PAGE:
The EduKanBan: Envisioning an Effective System of Education by “Pull”

Let’s assume we eschew education by “Push”, which is to say, we take as an assumption that standardized, long-term lesson plans create brittle systems of education that require enormous amounts of upfront value for a portfolio of possible outcomes.

Instead, we adopt a framework of education by “Pull”, which is to say, we assume that educational activities are most valuable at the time when they’re needed, and the most telling facilitators of educational need are questions or projects that demand whatever answers are necessary to produce a conclusion.

How do we organize, and measure an educational program dictated at the point where the rubber meets the road? My suggestion, inspired by the work of Dr. Stuart Goldman at Boston Children’s hospital is to use a Kanban board to clarify operational goals and then decompose those into educational needs.

A Kanban board is a way of organizing, prioritizing and optimizing a workflow. Using one for education means that we can create a visual representation of where learning needs come and how to efficiently handle those needs. It also allows us to observe patterns in the throughput of activity, noticing what kinds of activities may be more or less suited to individual learners. Using this information, the rules, standards or sections of the board can be updated to better optimize the learning process.

My initial iteration of the process, the process we’ll be using at IndieDojo, is simple, because planning a complex system would be antithetical to the principle of learning by “pull”. That means the Kanban board can be optimized and modified as needs and context dictate. It is also built on this public Trello board where you can check out an Educational Kanban I’ll be using to teach myself Bitcoin. You’ll notice there are five columns.

An EduKanBan board. The Project goal is the title.

The first, Backlog, is basically an idea or needs dump. When working with ambiguous goals due at a future date, often times the “need to do” presents itself out of order or in a manner that is more clear but still too ambiguous to act on. By dumping these ideas here, we can capture them for processing in the Specify and Ready column. In this column, items are taken from the backlog as they become more relevant and processed down into actions that are discrete, specific and measurable.

Abstract Backlog Items are specified into actionable items.

Based on the priorities of the project, these “readied items” are then taken two columns over into the Doing column.

A limited number of actionable items are moved into the Doing or WIP column.

In Kanban parlance, this is called the WIP or “Work in Progress” column. Until now, most of the elements of this Kanban have been very similar to standard Kanban processes for project or work, but it is here where I propose a change.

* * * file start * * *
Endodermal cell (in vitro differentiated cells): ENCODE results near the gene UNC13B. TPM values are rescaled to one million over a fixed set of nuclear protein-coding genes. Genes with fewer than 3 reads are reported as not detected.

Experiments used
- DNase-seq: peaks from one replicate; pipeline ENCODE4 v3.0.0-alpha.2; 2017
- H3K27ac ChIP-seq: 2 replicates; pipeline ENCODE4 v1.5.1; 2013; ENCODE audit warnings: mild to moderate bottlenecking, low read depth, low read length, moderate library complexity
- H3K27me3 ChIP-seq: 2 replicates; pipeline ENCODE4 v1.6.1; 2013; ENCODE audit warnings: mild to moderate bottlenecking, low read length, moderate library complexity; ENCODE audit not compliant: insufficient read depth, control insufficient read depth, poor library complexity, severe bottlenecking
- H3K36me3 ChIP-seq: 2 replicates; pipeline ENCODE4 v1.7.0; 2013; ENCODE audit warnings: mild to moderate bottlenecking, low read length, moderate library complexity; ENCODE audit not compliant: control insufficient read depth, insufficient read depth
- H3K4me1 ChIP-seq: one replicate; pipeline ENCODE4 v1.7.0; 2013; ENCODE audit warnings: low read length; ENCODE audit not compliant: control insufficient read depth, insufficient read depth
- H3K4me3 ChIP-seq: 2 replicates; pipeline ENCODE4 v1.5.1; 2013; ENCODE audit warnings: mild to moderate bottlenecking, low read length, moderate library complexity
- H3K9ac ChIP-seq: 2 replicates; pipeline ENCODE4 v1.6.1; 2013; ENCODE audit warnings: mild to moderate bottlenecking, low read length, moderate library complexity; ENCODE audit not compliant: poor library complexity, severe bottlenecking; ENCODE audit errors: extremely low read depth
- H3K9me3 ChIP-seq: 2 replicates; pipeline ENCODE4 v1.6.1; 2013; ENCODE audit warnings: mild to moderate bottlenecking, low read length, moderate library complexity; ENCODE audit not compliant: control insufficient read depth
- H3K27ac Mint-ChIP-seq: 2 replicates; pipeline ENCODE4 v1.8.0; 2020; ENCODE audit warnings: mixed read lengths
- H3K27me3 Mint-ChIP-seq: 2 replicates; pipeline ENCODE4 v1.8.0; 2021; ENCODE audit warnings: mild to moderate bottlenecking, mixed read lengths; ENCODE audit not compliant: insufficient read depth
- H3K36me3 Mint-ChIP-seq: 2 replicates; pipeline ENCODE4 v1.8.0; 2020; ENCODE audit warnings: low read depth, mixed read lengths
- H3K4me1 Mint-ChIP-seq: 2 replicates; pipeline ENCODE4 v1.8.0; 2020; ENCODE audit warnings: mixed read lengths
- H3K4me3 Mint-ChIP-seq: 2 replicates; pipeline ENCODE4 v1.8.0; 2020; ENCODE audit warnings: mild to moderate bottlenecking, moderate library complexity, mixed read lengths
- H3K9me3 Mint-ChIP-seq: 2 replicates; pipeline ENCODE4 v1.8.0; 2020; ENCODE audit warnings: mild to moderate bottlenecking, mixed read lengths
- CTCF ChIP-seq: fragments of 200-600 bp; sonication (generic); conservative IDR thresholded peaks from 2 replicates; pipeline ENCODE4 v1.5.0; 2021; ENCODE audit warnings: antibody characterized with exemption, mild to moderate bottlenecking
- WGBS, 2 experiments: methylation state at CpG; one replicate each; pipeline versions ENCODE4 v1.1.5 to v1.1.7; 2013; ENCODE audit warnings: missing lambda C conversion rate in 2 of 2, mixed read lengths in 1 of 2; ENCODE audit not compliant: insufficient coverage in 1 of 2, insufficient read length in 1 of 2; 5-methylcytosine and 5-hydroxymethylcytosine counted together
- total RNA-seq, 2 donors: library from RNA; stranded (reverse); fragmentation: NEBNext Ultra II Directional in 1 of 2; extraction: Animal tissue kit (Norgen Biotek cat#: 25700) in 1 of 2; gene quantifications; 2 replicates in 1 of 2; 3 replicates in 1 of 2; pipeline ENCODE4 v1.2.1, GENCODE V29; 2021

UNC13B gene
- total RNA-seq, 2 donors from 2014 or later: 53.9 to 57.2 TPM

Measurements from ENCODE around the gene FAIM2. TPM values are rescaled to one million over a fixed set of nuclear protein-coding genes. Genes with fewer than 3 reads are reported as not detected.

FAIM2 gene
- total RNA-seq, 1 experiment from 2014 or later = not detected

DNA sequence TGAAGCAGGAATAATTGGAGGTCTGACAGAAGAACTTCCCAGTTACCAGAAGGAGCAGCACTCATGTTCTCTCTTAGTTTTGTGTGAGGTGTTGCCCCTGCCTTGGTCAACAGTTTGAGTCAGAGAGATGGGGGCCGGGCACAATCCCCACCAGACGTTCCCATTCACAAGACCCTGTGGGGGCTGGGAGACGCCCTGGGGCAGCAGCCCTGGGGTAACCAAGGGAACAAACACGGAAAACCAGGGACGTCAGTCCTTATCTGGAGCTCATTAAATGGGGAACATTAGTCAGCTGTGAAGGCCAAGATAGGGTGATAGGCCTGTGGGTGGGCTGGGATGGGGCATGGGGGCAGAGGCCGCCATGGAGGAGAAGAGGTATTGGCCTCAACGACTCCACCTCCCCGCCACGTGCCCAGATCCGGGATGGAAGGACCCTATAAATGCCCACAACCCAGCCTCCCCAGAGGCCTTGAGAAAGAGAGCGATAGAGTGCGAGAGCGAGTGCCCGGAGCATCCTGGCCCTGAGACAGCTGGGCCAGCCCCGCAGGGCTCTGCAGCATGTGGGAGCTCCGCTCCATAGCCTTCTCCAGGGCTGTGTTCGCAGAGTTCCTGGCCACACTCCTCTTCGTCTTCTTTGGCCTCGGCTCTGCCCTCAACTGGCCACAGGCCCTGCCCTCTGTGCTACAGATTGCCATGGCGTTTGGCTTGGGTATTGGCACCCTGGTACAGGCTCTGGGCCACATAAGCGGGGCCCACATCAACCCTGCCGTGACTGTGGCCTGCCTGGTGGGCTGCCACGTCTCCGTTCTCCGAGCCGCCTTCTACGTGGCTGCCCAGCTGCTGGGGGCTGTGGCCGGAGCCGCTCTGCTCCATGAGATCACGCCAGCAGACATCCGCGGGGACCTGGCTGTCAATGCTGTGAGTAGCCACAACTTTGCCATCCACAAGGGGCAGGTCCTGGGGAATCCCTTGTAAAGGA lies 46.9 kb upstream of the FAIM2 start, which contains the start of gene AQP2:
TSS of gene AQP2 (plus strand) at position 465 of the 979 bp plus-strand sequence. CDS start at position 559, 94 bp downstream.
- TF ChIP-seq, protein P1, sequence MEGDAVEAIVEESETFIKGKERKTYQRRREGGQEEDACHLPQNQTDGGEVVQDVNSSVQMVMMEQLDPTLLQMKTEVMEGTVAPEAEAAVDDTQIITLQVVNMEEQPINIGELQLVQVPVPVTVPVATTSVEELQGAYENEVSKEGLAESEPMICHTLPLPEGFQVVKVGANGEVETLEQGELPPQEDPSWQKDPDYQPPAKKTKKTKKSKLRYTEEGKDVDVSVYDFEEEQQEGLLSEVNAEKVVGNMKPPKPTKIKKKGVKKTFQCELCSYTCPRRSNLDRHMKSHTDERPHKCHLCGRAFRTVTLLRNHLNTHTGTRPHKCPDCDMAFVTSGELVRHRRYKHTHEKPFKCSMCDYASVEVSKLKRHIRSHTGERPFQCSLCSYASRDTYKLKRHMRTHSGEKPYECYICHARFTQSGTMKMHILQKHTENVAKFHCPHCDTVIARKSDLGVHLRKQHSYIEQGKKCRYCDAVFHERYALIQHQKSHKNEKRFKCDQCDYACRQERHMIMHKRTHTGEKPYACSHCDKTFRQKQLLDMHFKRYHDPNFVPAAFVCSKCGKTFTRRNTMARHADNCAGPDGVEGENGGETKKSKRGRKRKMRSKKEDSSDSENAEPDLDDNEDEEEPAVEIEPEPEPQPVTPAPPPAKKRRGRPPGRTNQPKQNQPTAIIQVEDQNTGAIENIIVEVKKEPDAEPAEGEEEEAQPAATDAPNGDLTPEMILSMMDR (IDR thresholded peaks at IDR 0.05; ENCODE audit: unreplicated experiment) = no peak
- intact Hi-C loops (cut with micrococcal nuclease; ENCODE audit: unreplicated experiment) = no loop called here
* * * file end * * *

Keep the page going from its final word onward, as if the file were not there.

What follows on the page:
In the process of completing WIP items, if the executor runs into a knowledge gap, where there isn’t enough knowledge context to clearly process the work, or a skills gap where there is knowledge but not enough familiarity to articulate the work, an educational need is created and placed in the To Study column. If one is somewhat familiar with programming, you could look at it as an error being thrown.

Uh oh. Knowledge gap. I’ll need some context knowledge and practice with a skill to proceed.

Additionally, the type of knowledge gap should be identified. To begin with, I’ve planned for two types of knowledge gap, a context gap and a skills gap. Those will be identified by colored tags, or if you’re doing this on a whiteboard, special colored sticky notes.

These knowledge errors are then moved into the WIP column based on priority, right under the goal that spawned them. That goal cannot be advanced until the knowledge errors are corrected and cleared.

Only working on one knowledge gap at a time.

To put this process in the terms of what schooling has looked like for most of us, the current task is like a micro-curriculum, demanding lessons be given only for subjects which the students need to advance in action. The “test” of knowledge is whether or not the student can complete the action. Mastery is not the goal. Rather it is actionable progress towards a personally meaningful state.

This board seeks to provide feedback mechanisms to inform the learner of the utility of their activity. These mechanisms should allow any resources put towards learning to be evaluated in terms of value, efficiency and effectiveness.

I’m sure there are going to be some people that absolutely hate this. Good. Because the beauty of this system, the core value that this system endogenizes, is that it doesn’t matter what others think. The only things that matter are whether or not it get results, and whether or not the results matter to the people willing to pay for them. Welcome to the driver’s seat.